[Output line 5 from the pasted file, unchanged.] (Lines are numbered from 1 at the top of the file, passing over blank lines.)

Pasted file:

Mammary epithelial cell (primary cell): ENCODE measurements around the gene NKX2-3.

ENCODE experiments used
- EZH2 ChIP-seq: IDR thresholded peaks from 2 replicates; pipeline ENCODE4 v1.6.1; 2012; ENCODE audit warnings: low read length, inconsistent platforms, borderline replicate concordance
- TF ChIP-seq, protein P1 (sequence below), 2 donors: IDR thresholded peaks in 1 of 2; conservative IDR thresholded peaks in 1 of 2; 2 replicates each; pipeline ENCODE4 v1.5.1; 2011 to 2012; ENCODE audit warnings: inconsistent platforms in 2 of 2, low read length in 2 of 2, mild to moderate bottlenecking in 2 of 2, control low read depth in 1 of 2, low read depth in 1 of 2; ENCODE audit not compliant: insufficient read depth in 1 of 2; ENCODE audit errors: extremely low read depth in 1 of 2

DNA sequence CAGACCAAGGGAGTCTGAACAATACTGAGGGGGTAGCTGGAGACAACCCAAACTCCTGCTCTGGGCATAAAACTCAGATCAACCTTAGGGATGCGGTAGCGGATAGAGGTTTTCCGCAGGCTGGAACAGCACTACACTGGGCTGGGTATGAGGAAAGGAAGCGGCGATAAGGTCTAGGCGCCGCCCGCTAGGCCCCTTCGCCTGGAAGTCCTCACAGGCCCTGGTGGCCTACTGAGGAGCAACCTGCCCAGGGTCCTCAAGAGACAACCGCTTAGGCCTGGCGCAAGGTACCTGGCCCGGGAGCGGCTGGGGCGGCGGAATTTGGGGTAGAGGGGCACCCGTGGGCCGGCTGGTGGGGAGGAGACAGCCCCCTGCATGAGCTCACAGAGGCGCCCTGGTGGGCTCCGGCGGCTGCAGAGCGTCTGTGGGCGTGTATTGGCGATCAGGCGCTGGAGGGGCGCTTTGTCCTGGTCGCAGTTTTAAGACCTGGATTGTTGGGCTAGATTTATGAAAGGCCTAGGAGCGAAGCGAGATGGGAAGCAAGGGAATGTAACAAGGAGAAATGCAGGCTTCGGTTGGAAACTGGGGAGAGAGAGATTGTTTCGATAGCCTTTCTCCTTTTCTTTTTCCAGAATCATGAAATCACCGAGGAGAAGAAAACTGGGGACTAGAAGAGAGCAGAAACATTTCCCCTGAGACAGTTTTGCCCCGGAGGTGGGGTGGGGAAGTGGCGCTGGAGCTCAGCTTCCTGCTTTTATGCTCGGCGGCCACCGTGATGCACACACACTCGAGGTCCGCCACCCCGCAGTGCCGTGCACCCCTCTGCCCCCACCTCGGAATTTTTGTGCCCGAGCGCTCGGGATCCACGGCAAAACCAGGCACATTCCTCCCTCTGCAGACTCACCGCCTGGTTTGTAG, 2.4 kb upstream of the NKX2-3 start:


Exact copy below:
DNA sequence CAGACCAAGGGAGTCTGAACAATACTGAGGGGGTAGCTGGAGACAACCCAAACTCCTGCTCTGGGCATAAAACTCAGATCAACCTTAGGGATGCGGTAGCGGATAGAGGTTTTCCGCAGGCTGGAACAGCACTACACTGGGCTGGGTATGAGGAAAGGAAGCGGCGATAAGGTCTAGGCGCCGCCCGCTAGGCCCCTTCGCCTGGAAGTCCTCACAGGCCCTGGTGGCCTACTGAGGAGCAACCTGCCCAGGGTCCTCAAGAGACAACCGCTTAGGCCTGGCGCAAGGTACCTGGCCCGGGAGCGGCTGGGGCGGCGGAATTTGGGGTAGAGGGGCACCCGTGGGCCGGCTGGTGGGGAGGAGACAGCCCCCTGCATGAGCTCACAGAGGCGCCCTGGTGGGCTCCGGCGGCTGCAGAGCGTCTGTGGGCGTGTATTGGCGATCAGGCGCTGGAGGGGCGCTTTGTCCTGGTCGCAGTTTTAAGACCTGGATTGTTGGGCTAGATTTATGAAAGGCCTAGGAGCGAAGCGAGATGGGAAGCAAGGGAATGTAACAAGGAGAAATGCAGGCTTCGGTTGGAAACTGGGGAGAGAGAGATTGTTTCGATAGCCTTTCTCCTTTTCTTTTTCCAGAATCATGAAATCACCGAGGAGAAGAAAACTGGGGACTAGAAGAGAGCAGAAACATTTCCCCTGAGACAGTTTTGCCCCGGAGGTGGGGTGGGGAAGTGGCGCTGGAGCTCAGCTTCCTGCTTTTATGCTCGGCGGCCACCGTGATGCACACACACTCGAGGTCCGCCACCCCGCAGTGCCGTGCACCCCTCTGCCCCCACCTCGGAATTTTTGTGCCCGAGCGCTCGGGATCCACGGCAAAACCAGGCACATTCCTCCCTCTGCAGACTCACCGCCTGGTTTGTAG, 2.4 kb upstream of the NKX2-3 start: